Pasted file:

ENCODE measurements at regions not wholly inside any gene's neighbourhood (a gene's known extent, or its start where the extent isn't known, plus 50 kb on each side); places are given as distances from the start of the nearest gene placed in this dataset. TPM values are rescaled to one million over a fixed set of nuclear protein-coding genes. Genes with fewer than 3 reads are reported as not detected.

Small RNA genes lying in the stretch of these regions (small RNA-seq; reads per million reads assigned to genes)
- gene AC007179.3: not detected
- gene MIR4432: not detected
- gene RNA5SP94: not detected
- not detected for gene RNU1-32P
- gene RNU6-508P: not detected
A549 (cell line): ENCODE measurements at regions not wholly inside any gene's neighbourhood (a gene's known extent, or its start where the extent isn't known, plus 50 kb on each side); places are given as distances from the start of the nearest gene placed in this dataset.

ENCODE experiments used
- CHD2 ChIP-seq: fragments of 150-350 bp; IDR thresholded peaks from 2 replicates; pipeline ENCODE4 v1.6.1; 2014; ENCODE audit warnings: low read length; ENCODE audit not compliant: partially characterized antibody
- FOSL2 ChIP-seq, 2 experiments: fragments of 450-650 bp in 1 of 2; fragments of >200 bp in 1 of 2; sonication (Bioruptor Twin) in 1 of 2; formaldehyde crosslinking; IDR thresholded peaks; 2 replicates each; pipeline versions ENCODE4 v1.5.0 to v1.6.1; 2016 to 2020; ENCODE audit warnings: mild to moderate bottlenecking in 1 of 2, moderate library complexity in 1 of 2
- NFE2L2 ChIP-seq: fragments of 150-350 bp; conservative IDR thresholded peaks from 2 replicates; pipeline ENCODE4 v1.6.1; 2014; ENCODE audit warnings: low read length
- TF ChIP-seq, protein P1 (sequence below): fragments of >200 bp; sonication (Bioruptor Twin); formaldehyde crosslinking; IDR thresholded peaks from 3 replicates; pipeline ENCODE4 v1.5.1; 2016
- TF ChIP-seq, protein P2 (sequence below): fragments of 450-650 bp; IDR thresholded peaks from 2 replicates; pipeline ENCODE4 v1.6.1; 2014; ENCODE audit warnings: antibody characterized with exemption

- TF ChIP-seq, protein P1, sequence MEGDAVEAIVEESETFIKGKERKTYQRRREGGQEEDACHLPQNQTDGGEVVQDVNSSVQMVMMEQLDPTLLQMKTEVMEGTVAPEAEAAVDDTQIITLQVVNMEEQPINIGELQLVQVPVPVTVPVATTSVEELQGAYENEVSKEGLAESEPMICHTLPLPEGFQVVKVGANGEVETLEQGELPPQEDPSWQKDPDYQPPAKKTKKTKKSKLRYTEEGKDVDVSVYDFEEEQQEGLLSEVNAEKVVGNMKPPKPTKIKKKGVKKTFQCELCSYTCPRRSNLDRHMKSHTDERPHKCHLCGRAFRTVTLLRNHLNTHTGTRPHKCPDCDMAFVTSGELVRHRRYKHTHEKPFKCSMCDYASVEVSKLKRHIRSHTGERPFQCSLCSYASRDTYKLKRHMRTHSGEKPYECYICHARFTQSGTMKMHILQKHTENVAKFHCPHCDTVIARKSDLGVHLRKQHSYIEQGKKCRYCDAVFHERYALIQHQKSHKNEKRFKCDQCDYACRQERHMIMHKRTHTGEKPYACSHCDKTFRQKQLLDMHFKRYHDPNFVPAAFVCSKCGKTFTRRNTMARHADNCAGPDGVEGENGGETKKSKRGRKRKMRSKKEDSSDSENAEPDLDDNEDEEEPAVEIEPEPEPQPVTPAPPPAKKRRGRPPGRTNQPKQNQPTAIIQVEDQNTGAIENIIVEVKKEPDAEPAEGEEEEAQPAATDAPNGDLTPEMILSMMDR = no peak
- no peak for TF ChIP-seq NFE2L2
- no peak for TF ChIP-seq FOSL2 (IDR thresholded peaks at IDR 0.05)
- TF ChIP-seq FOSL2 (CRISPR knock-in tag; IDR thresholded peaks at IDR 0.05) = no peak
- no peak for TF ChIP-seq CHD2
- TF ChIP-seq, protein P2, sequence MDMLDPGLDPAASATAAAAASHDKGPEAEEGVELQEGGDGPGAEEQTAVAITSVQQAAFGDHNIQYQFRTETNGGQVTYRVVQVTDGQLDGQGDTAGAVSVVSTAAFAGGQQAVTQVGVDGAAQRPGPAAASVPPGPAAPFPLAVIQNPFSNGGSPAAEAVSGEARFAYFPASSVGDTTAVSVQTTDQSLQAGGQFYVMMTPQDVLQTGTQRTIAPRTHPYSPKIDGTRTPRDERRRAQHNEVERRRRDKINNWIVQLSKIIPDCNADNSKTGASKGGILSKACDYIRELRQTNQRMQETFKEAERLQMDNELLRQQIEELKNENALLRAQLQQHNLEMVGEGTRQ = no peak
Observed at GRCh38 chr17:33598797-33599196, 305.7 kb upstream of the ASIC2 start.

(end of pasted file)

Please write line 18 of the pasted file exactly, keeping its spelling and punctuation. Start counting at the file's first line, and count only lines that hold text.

- TF ChIP-seq FOSL2 (CRISPR knock-in tag; IDR thresholded peaks at IDR 0.05) = no peak